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Archived: Bridgeway Publishing Foundation Trust: mini-charity review

Care:  At least some of the information about this charity is no longer current.  Use the ‘Search charity names’ box to see if there is a later review.  If the latest review has a message like this, you are welcome to make your case for an updated review via email to ted@businessbythebook.com.au.

Mini-review of Bridgeway Publishing Foundation Trust (BP) as an organisation that seeks donations online, and is a member of Missions Interlink. (Including the answers to the questions that the Australian charity regulator, the ACNC, suggests that you ask.)

See here for last year’s review.

Is it responsive to feedback?

  • When sent a draft of this review, on 19 June 2017, they one correction. Additional information was added as a result.

Is BP registered?

  • As a charity, yes.
  • BP is an unincorporated entity.  It is a trust, governed by a trust deed.
  • It operates (per the ACNC Register) in NSW, Queensland and Victoria. It asks for donations on the internet.  It has no fundraising licences[1][i].
  • BP trades under the name ‘Bridgeway Publications’. Although an ASIC search shows this name as being owned by three of the five directors, this appears to be a limitation of the ASIC system – BP have shown that it is owned by all five.

What do they do?

  • See here.
  • They included this comment in last year’s review:

How Bridgeway works

The way Bridgeway works is that volunteer couples pack and post books and handle the correspondence with those who receive the books and those who sponsor them, but also encourage Christians here in Australia to pay for them. We have no staff, no office, no vehicles, no equipment, no independent funds. We all work from our homes, yet over the years we have been able to send over a million books to people all over Africa and Asia.

From time to time we get some additional gifts of money that we can pass on. Out of the thousands of people who’ve received Bridgeway books, we have over the years been gradually forming a group of people and ministries (more than seventy in number, and spread around more than twenty countries of Africa and Asia) who to us are special in some way and to whom we may send a gift of money every now and then. Nothing regular. This money comes from a variety of people, some anonymous, some who give to Bridgeway.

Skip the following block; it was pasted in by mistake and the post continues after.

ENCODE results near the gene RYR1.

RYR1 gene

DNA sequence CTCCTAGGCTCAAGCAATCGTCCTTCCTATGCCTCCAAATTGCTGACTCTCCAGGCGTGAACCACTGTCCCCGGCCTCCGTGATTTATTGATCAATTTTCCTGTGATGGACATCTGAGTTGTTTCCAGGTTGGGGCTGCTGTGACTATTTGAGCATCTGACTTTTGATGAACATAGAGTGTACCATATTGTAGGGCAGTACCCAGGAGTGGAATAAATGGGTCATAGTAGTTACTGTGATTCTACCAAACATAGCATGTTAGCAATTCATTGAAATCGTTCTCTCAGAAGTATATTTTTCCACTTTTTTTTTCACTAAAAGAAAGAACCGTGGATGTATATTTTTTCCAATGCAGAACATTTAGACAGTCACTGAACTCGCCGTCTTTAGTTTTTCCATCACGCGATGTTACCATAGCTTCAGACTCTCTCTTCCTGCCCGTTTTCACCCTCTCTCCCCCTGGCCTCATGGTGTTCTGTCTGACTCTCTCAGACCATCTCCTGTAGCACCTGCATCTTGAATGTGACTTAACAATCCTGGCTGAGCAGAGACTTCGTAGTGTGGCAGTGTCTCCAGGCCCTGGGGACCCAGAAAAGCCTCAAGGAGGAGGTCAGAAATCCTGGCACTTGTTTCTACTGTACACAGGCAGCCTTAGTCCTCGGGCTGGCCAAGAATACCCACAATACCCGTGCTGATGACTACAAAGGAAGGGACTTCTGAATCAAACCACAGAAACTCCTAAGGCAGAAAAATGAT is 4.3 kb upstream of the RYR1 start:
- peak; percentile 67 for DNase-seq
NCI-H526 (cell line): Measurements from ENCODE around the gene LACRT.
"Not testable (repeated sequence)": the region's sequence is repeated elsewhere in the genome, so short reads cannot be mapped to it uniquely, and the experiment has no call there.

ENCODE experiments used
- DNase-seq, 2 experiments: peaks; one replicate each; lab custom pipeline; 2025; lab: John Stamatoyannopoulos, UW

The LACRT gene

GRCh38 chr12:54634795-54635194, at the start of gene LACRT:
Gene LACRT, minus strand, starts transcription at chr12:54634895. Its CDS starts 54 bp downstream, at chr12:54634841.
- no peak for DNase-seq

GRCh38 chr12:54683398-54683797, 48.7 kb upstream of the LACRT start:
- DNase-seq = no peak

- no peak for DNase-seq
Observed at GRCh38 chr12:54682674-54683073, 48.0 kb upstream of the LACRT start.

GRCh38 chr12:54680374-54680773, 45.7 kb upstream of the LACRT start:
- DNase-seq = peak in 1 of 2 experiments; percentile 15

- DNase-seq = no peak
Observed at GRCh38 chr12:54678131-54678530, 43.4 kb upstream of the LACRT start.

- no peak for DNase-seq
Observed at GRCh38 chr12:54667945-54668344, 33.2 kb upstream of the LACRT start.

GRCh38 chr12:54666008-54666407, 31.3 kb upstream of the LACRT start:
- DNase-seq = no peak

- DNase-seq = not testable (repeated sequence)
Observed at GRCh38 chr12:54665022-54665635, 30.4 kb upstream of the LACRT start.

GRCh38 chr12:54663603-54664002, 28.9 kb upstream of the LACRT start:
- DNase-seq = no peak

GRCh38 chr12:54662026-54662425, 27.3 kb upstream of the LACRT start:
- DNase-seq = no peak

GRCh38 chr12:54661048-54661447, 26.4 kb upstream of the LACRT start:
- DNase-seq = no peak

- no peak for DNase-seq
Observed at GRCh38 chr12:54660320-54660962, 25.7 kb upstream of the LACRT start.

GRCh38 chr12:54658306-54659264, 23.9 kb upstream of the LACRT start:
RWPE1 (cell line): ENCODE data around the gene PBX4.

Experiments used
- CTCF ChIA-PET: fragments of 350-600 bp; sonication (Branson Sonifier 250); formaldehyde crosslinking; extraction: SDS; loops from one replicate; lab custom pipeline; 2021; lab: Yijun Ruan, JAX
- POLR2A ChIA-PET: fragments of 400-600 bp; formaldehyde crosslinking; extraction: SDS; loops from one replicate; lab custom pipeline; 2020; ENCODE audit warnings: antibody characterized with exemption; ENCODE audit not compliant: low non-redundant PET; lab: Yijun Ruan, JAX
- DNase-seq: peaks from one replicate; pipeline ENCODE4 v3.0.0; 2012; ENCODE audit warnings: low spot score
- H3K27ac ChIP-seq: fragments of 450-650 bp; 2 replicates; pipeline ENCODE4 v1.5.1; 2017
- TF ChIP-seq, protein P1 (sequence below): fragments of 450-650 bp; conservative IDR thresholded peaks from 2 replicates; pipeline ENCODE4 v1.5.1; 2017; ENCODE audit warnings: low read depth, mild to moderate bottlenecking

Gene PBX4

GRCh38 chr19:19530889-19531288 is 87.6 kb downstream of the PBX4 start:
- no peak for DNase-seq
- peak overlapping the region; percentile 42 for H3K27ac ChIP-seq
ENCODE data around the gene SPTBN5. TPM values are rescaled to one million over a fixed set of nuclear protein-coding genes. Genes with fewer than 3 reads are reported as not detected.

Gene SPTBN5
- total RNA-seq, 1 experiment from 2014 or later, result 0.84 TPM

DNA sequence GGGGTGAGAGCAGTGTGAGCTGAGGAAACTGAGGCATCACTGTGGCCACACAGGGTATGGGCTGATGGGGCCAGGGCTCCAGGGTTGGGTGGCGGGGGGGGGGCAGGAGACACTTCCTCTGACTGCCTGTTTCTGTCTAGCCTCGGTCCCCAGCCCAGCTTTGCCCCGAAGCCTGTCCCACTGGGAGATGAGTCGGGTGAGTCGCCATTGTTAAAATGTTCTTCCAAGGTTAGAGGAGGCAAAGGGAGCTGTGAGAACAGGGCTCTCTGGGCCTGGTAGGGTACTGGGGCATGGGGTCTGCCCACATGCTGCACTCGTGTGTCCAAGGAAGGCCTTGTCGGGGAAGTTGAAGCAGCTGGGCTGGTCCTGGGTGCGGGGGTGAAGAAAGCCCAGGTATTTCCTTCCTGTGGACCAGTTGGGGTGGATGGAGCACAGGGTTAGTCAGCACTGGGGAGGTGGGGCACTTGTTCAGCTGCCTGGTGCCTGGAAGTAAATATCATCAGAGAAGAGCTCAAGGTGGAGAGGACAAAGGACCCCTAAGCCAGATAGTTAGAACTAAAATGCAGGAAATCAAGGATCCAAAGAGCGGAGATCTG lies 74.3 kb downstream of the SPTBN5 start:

Do they share the Gospel?

  • No.  The trust deed says the fund is to help those who are already Christians:
    • The Founder wishes to establish a non-profit fund exclusively for the purposes of providing money, literature, property and/or benefits to or for Christians, Christian Churches and Christian organisations in developing countries and nations.

What impact are they having?

  • No information found.

What do they spend outside the costs directly incurred in delivering the above impact, that is, administration?

  • No financial information is published.  (No Financial Report is required due to BP size; no financial information is required in the Annual Information Statement because BP is a basic religious charity.

Can you get a tax deduction?

  • No

Is their online giving secure?

  • NA

What choices do you have in how your (online) donation is used?

  • None

Is their reporting up-to-date?

  • Yes (four months after their year-end).

Does their reporting comply with the regulator’s requirements?

  • AIS 2016: Almost – no outcomes are reported
    • The description of activities is the same as for 2014 and 2015.  Last year BP said that this was because the activities do remain the same year to year.
    • The usual financial information is absent because, as a Basic Religious Charity (see below), BP is exempt from supplying any such information (and chose not to submit it voluntarily).
  • Financial Report 2016: NA
    • Even if they weren’t a Small charity, and therefore exempt from lodging a Financial Report, they would still be exempt because of their status as a Basic Religious Charity.
    • BP could have voluntarily lodged their report with the ACNC, but they chose not to.
      • The trust deed requires an annual audit, and because the fund is a ‘non-profit public fund’ that solicits donations from the public, it seems reasonable that the public have access to the result.
      • Although not mentioned by it on its website, BP is a member of Missions Interlink. One of their requirements is that members ‘have available for its members and supporters a clear and appropriate financial statement which has been approved by its auditor [Standards Statement, 4.1]. So again public access would seem to be reasonable.
        • Last year BP commented that We have no issue with fulfilling Mission Interlink’s requirements and have provided appropriate financial information on supporter’s requests in times past.”

What financial situation was shown in that Report?

  • NA

What did the auditor say about the last financial statements?

  • NA

If a charity, is their information on the ACNC Register complete?

  • Yes
    • Even though BP supplies ‘money, literature, property and/or benefits’ to multiple overseas countries, it has decided that, for the ACNC’s purposes, it does not operate overseas.
    • Last year they said ‘We understand the need to be listed as medium size charity as a result of increased support in the last 2 financial years.”  They have yet to make the change.

Who are the people controlling the organisation?

  • Not shown on the website.
  • Per the ACNC Register (‘Responsible persons’):
    • Michael Conolly
    • Gordon Cowell
    • Donald Fleming
    • Ian Fletcher
    • Stephen Stathis

To whom is BP accountable?



  1. The law in this area is not straightforward – is an internet invitation ‘fundraising’ for instance? – and advice varies, so check with the charity before drawing any conclusions.